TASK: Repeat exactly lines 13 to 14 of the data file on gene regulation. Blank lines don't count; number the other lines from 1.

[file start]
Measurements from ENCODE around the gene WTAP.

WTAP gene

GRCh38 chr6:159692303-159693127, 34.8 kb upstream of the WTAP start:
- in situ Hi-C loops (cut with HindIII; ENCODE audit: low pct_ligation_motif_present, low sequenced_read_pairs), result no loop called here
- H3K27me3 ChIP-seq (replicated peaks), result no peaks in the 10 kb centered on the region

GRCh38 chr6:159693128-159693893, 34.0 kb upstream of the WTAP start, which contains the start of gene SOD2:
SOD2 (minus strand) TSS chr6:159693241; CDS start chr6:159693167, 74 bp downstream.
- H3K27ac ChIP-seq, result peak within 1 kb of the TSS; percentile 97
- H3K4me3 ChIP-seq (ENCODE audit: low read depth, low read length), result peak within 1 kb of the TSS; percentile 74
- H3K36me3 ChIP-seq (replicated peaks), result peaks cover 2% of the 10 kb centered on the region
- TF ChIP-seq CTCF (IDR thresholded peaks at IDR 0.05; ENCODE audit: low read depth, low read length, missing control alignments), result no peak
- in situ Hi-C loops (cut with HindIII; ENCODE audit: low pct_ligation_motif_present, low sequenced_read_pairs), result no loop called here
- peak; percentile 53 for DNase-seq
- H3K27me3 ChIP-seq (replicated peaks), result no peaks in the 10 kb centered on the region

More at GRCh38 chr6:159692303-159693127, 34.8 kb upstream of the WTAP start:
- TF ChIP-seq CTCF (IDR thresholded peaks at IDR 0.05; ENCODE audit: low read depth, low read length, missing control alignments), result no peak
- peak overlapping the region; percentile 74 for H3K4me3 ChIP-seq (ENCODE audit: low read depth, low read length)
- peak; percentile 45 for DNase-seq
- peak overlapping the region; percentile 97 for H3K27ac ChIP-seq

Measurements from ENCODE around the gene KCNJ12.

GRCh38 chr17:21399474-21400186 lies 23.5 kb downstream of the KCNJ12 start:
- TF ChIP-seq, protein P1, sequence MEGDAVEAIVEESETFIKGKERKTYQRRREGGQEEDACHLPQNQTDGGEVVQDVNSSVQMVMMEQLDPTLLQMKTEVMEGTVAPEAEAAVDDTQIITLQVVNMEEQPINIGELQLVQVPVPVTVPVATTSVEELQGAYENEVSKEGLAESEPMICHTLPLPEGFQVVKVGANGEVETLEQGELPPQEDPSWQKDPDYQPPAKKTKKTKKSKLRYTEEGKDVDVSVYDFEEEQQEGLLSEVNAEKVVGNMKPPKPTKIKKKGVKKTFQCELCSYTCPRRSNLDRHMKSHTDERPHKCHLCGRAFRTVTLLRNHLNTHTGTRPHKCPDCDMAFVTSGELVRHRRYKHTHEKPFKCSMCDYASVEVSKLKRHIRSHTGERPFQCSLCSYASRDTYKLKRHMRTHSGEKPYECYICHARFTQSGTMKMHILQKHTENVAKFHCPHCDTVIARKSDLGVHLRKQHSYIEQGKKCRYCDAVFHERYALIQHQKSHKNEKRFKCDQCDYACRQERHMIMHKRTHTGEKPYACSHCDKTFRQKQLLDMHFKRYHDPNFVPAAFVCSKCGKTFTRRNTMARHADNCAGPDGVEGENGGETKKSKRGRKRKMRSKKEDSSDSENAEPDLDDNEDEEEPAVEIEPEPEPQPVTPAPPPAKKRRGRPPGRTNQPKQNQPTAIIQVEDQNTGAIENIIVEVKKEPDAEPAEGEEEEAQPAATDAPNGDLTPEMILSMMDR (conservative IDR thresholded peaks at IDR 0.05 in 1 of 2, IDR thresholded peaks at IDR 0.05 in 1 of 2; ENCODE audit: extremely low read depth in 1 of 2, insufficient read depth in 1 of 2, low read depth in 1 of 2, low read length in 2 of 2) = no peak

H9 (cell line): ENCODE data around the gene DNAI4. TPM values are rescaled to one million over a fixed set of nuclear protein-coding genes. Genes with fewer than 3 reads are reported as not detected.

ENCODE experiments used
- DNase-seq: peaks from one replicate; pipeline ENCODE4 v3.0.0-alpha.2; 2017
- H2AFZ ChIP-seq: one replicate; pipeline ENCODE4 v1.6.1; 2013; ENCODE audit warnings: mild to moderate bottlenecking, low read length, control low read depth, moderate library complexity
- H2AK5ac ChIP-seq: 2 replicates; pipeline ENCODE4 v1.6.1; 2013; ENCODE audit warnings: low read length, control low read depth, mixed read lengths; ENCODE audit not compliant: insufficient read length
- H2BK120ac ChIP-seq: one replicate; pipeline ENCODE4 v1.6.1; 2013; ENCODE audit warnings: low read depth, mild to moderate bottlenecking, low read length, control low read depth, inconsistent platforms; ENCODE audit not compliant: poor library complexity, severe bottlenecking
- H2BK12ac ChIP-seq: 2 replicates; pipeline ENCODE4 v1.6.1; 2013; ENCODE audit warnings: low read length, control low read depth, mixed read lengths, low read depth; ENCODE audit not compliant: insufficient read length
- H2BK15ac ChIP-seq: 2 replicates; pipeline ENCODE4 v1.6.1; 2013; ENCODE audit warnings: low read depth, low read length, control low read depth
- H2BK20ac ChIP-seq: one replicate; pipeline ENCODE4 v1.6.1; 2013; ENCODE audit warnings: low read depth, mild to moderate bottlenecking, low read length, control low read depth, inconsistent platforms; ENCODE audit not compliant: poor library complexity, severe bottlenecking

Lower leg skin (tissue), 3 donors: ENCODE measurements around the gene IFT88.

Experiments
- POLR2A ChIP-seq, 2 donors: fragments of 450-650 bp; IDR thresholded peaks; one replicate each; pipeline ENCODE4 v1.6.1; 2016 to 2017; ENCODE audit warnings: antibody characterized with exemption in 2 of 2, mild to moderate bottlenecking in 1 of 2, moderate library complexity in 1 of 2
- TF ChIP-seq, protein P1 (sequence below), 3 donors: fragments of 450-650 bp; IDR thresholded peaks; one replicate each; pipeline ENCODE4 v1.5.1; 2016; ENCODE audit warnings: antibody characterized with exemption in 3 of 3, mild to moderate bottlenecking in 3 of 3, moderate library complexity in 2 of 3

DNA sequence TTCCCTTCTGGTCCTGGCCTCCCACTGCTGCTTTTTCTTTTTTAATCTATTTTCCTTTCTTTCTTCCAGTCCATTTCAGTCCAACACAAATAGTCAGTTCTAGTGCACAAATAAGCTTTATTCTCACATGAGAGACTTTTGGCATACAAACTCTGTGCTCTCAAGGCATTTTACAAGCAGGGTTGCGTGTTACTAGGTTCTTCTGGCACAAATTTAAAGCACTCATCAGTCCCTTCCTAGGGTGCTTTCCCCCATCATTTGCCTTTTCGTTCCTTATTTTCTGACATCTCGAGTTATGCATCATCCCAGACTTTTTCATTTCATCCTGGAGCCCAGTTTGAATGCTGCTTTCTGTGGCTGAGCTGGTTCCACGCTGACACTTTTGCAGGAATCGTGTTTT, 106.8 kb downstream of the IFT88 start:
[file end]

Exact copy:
- peak; percentile 53 for DNase-seq
- H3K27me3 ChIP-seq (replicated peaks), result no peaks in the 10 kb centered on the region